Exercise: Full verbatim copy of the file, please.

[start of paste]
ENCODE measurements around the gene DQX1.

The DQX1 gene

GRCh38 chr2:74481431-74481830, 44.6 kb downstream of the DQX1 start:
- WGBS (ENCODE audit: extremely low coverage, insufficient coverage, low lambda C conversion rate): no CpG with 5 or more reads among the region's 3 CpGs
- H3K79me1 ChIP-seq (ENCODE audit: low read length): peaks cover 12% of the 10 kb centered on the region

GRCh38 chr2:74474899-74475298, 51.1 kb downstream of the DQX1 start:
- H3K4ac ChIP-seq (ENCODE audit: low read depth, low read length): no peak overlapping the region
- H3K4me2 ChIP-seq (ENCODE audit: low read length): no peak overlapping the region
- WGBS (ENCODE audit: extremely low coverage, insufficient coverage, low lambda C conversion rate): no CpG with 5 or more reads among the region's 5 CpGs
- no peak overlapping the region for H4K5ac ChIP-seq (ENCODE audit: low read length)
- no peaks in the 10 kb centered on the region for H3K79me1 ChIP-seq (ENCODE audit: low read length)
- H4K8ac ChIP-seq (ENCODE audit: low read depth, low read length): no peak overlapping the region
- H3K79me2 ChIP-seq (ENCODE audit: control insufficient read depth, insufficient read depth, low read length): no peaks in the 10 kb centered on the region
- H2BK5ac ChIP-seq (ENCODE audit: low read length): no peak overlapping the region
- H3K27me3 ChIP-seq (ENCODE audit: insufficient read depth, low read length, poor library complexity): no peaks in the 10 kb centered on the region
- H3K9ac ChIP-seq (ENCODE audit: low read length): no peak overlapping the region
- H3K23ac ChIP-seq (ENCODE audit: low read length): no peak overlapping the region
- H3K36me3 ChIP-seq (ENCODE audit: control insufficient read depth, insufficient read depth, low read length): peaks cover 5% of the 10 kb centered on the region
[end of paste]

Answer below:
ENCODE measurements around the gene DQX1.

The DQX1 gene

GRCh38 chr2:74481431-74481830, 44.6 kb downstream of the DQX1 start:
- WGBS (ENCODE audit: extremely low coverage, insufficient coverage, low lambda C conversion rate): no CpG with 5 or more reads among the region's 3 CpGs
- H3K79me1 ChIP-seq (ENCODE audit: low read length): peaks cover 12% of the 10 kb centered on the region

GRCh38 chr2:74474899-74475298, 51.1 kb downstream of the DQX1 start:
- H3K4ac ChIP-seq (ENCODE audit: low read depth, low read length): no peak overlapping the region
- H3K4me2 ChIP-seq (ENCODE audit: low read length): no peak overlapping the region
- WGBS (ENCODE audit: extremely low coverage, insufficient coverage, low lambda C conversion rate): no CpG with 5 or more reads among the region's 5 CpGs
- no peak overlapping the region for H4K5ac ChIP-seq (ENCODE audit: low read length)
- no peaks in the 10 kb centered on the region for H3K79me1 ChIP-seq (ENCODE audit: low read length)
- H4K8ac ChIP-seq (ENCODE audit: low read depth, low read length): no peak overlapping the region
- H3K79me2 ChIP-seq (ENCODE audit: control insufficient read depth, insufficient read depth, low read length): no peaks in the 10 kb centered on the region
- H2BK5ac ChIP-seq (ENCODE audit: low read length): no peak overlapping the region
- H3K27me3 ChIP-seq (ENCODE audit: insufficient read depth, low read length, poor library complexity): no peaks in the 10 kb centered on the region
- H3K9ac ChIP-seq (ENCODE audit: low read length): no peak overlapping the region
- H3K23ac ChIP-seq (ENCODE audit: low read length): no peak overlapping the region
- H3K36me3 ChIP-seq (ENCODE audit: control insufficient read depth, insufficient read depth, low read length): peaks cover 5% of the 10 kb centered on the region